Gastroenterology Month in Review: June 2024

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The June 2024 gastroenterology month in review highlights FDA news and other pipeline developments in GI as well as the publication of the latest installment of Qazi Corner.

Coming on the heels of a busy May with a plethora of new gastroenterological research from Digestive Disease Week (DDW) 2024, June kept the excitement rolling into the new month and was a fitting conclusion to what was a bustling first half of 2024 in the field of gastroenterology. HCPLive’s June 2024 month in review spotlights some of the top news from the past few weeks, ranging from the US Food and Drug Administration (FDA) approval of risankizumab-rzaa (Skyrizi) in ulcerative colitis (UC) to other phase 3 data for therapeutics progressing through the pipeline, also highlighting the publication of the sixth edition of Qazi Corner.

FDA News

FDA Approves Risankizumab (Skyrizi) for Ulcerative Colitis

On June 18, AbbVie announced the FDA approval of risankizumab-rzaa (Skyrizi) for adults with moderately to severely active UC. The decision, supported by data from a pair of phase 3 clinical trials demonstrating clinical remission and endoscopic improvement, makes risankizumab the first interleukin (IL)-23 specific inhibitor approved for both moderate to severe UC and moderate to severe Crohn disease (CD). Along with being approved in UC and CD, risankizumab is approved for plaque psoriasis and psoriatic arthritis.

Related: Edward V Loftus, Jr, MD: Discussing FDA Approval of Risankizumab (Skyrizi) in Ulcerative Colitis

In the Pipeline

Bruce Sands, MD: Phase 3 Treat-Through Data for Mirikizumab in Crohn’s Disease

Data from the phase 3 VIVID-1 study of mirikizumab in patients with moderately to severely active CD with or without previous biologic failure support the selective IL-23p19 monoclonal antibody’s ability to induce clinical remission and endoscopic response in this patient population. Of note, the data mark the first phase 3 treat-through data reported for an IL-23p19 antibody and showed nearly half of patients on mirikizumab achieved endoscopic response at 52 weeks, most of whom were also in clinical remission.

In this Q&A, HCPLive sat down with Bruce Sands, MD, Dr Burrill B. Crohn Professor of Medicine at Mount Sinai, for further insight into the results and what they may mean for the future of mirikizumab in CD.

GRAVITI: Positive Topline Results for Guselkumab SC Induction in Crohn’s Disease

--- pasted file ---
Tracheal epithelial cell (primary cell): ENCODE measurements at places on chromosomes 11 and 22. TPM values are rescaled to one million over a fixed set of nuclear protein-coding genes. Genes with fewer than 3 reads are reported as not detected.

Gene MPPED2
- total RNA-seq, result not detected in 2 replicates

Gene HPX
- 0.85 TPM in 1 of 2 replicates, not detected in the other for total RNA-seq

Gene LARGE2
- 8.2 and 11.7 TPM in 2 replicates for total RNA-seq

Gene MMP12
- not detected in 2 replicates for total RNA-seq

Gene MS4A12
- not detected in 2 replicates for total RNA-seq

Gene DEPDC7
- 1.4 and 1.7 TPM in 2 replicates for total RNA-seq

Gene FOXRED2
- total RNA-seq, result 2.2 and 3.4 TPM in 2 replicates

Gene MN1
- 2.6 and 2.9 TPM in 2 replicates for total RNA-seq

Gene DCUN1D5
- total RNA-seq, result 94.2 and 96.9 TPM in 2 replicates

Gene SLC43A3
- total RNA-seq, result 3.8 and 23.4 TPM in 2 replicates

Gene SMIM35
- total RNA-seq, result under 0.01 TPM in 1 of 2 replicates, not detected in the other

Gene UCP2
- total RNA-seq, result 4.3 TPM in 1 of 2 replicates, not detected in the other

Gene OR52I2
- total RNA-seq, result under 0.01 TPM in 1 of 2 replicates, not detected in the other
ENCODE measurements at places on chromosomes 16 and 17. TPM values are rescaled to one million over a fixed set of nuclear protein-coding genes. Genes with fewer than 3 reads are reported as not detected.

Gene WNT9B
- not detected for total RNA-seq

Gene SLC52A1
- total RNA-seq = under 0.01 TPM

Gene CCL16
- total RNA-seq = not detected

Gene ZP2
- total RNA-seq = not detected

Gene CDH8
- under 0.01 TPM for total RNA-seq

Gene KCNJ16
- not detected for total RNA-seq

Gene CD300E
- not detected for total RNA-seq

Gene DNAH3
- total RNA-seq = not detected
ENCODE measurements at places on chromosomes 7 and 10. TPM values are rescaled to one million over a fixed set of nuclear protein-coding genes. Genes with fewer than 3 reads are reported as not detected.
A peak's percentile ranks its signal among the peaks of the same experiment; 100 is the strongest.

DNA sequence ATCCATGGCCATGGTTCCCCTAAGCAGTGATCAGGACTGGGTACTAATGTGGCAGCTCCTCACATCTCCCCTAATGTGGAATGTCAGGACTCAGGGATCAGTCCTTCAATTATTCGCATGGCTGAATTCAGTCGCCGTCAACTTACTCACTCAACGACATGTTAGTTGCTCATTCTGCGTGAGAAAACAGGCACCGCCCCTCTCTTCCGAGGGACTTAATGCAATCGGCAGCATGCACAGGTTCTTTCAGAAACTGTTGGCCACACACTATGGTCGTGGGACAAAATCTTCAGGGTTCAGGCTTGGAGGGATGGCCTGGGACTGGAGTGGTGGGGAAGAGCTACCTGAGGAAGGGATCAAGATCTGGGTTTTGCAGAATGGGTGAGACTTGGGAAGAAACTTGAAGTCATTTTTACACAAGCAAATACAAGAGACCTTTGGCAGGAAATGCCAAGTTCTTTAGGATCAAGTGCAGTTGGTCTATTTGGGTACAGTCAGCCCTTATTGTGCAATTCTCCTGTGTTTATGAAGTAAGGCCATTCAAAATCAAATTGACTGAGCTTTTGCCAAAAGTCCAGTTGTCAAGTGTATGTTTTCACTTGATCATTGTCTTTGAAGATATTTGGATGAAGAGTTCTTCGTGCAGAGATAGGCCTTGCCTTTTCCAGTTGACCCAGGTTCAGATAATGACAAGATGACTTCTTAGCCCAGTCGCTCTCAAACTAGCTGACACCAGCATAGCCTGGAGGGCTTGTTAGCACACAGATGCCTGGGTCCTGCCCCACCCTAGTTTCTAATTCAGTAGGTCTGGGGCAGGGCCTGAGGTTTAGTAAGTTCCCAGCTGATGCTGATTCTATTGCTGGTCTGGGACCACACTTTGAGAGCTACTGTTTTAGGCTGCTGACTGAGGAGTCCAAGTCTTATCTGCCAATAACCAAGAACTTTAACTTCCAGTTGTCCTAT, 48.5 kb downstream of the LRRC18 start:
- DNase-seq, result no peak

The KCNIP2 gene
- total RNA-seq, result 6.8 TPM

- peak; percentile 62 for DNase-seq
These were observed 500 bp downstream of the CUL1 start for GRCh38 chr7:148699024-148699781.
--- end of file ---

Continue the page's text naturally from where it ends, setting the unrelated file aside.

Another notable CD pipeline development was seen with Johnson & Johnson’s announcement of positive topline results from the phase 3 GRAVITI investigational study of guselkumab (Tremfya) subcutaneous (SC) induction therapy in adult patients with moderately to severely active CD. According to a press release, the study met all primary and secondary endpoints, including statistically significant and clinically meaningful outcomes for clinical remission and endoscopic response at week 12 and multiplicity-controlled secondary endpoints at weeks 12, 24, and 48.

"The Phase 3 GRAVITI study showed promising results with SC induction and provides similar clinical benefit to what was seen with IV induction in the GALAXI studies," David Lee, MD, PhD, Global Therapeutic Area Head Immunology, Johnson & Johnson Innovative Medicine, said in a press release. "Having both SC and IV induction options provides choice and versatility for patients and providers. TREMFYA is poised to be the only IL-23 inhibitor to offer a full SC therapy for both induction and maintenance in Crohn's disease."

Ozanimod Effective, Durable in Patients with Ulcerative Colitis Naive to Advanced Therapy

Ozanimod may be an effective and durable treatment option for patients with UC who are naive to advanced therapy and whose UC is inadequately controlled by conventional therapies, according to findings from a post hoc analysis of the phase 3 True North study and its open-label extension.

Results showed the highly selective sphingosine 1-phosphate receptor modulator’s rapid onset of action, with symptomatic response and remission in numerically greater proportions of patients versus placebo as early as 2 weeks after treatment initiation. Compared with findings in the total population, the advanced therapy-naive subgroup experienced significant improvements with ozanimod numerically similar or slightly greater across all clinical and mucosal efficacy endpoints at weeks 10 and 52.

Installment 6 of Qazi Corner

Qazi Corner, Edition 6: Bariatric Surgery in Liver Disease, Glucagon, and Cuffitis Outcomes

The sixth installment of Qazi Corner, a collaborative quarterly newsletter on gastroenterology research, news, and trends between HCPLive and editor-in-chief Taha Qazi, MD, a gastroenterologist at Cleveland Clinic, was published in June. It featured a trio of articles from Cleveland Clinic experts, including a piece on glucagon in foreign body impaction and cuffitis outcomes after pouch creation, as well as interviews with Qazi regarding the significance of their work.

Glucagon’s Role in Esophageal Foreign Body Impaction

Related: Taha Qazi, MD: Glucagon for Esophageal Foreign Body Impactions

Cuff Inflammation Following Pouch Creation and Future Stricture, Fistula Development

Related: Taha Qazi, MD: Cuffitis After Pouch Creation and Stricture, Fistula Formation

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